Much of MDRI-S’ work is in the area of human rights advocacy for women who are institutionalized in psychiatric facilities across Serbia. In contrast to international standards, provided for in the Convention for Rights for People with Disabilities for example, and legal precedents provided for by European tribunals for human rights, the situation of institutionalized women in Serbia verges on major human rights abuses, if not outright systemic psychological and physical torture. Institutionalized people with disabilities, particularly women are subject to maltreatment and unsafe living conditions as a result of under-staffing and lack of understanding of psychiatric illness. Most women remain institutionalized for life, with few opportunities to be released, a prospect that increases quickly once institutionalized. Women not only experience psychological violence, but physical violence and in some cases forced sterilization and unconsented abortions, effectively negating the legal capacity of women with disabilities.

My understanding of these human rights abuses resonated with the theoretical and historical practical issues in psychiatry made familiar to me in my post-undergraduate work in psychology, studying issues that were (until now) almost considered academic psychology folklore.

Psychiatric asylums, existent for centuries in medieval times originally institutionalized people who were considered to have literal internal demons, and also used for women who were considered to be witches. Although the rationale for the continuation of psychiatric institutions continued to evolve through the centuries, the lack of ethical integrity behind their unjustified use remained. In Canada, their use came to an end in the 1970’s, known as the psychiatric-consumer movement yielding new forms of mental health care, modern facilities such as CAMH in Toronto, and successful community programs such psychiatric peers support groups.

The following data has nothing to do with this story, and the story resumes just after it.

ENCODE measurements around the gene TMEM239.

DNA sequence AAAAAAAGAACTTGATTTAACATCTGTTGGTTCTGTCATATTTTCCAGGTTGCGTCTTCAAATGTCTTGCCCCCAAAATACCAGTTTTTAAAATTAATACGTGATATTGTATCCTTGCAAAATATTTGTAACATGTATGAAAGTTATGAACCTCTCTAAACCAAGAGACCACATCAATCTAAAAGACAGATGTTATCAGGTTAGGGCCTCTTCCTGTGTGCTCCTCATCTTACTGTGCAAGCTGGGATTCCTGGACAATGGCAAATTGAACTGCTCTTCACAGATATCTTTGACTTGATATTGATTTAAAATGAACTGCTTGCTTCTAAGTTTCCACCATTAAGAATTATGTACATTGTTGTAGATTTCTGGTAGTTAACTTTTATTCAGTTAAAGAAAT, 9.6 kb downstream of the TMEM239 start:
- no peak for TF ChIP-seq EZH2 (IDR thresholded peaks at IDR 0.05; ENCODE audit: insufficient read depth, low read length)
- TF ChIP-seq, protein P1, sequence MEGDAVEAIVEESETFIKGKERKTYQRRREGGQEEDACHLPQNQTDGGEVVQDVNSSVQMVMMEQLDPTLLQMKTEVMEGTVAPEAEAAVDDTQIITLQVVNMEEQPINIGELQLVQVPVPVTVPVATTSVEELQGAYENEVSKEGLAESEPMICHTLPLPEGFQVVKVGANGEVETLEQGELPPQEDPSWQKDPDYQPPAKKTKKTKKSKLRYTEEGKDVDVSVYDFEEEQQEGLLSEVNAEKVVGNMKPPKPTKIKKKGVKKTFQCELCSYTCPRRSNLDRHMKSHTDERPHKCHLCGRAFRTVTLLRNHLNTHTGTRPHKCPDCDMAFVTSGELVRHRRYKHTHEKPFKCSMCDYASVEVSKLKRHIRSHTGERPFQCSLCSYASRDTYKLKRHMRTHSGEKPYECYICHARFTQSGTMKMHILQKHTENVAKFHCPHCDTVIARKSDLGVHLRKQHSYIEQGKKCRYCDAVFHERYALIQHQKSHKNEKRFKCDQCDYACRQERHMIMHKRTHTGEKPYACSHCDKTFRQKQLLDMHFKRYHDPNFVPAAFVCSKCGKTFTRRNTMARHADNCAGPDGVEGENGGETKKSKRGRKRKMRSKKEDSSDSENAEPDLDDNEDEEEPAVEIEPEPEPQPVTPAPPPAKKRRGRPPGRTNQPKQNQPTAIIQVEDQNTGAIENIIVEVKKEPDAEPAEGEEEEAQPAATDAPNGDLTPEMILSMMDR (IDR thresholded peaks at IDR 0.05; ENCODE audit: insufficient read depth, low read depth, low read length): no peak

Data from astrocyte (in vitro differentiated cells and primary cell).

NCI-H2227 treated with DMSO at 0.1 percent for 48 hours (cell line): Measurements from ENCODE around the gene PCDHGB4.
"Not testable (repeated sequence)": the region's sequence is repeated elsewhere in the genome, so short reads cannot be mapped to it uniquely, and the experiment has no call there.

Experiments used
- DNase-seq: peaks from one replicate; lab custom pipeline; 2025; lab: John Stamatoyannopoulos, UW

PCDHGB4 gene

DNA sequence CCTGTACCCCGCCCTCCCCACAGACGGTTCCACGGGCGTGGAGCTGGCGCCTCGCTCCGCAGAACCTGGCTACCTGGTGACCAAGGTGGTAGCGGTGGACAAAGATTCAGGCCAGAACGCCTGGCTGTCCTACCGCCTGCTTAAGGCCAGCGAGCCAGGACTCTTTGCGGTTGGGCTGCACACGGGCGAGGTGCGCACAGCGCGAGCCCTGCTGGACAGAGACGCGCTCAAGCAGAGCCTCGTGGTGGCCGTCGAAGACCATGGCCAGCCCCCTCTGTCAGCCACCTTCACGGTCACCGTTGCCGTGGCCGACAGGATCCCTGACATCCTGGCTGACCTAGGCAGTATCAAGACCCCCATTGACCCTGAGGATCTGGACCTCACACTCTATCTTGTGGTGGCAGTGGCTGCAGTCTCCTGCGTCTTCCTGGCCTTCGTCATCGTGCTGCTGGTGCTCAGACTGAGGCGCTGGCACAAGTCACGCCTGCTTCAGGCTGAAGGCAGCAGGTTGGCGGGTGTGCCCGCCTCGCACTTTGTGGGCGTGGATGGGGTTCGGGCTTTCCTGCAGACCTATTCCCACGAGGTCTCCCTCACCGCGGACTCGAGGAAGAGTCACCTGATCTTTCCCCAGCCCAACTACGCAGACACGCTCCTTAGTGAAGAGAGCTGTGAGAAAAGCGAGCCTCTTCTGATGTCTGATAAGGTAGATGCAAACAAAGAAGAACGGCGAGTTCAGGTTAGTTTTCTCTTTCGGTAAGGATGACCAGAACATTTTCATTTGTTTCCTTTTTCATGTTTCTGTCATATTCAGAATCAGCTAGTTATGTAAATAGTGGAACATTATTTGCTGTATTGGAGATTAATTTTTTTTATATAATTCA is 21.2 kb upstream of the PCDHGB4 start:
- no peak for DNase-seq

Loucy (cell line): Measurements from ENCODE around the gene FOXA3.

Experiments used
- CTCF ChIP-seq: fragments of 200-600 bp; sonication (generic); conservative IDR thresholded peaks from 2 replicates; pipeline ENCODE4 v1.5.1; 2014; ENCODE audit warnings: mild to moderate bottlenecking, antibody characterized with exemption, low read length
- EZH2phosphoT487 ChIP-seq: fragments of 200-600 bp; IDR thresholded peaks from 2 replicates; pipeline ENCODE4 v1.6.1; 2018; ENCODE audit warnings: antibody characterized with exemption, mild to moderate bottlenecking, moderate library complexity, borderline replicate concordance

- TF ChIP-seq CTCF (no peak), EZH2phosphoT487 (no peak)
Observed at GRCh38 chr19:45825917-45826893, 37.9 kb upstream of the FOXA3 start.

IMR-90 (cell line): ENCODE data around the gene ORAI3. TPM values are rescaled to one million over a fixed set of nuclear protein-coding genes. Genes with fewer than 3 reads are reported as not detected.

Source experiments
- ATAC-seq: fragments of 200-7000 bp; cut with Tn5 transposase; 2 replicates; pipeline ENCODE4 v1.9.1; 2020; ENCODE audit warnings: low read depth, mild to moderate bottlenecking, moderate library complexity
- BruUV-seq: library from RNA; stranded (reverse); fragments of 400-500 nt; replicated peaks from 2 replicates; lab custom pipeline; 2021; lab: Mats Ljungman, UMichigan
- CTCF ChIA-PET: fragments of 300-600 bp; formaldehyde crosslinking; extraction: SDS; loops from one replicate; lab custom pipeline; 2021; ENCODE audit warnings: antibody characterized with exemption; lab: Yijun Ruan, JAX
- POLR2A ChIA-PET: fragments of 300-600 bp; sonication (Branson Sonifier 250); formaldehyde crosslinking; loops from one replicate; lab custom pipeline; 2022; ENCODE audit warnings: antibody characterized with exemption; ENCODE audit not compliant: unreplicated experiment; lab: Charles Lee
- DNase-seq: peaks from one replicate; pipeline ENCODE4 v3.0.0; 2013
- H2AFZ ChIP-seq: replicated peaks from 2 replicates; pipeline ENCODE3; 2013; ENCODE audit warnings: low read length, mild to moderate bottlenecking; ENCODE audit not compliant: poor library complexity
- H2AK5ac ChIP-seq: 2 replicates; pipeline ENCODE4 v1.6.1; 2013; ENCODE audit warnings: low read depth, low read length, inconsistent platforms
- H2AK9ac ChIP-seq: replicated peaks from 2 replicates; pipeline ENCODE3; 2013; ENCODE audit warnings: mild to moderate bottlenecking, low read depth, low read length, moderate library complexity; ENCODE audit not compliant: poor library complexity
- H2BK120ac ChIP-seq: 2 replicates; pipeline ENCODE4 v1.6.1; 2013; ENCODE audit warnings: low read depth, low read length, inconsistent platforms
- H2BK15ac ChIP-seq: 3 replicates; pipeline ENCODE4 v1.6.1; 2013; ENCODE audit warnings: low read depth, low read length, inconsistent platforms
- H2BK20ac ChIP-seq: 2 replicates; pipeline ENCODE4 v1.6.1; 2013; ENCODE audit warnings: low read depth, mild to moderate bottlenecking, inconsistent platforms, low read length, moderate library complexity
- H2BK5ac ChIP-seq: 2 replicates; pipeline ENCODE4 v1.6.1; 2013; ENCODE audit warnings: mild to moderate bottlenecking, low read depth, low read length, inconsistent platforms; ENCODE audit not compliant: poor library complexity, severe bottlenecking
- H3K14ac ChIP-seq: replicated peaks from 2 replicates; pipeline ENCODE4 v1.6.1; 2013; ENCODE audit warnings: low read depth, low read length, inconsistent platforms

With regard to gender-based violence and depicted in movies such as Girl Interrupted, the effects of institutionalization not only worsens many womens’ conditions, but also prevents any reintegration or inclusion into mainstream society. The psychiatric-consumer movement that ushered in an era of client-centred service, enabling people afflicted by mental disabilities to take care of themselves, is merely an aspiration in Serbia, leaving the current state of psychiatric care something reminiscent of Brittany Murphy’s acting career at its early peak.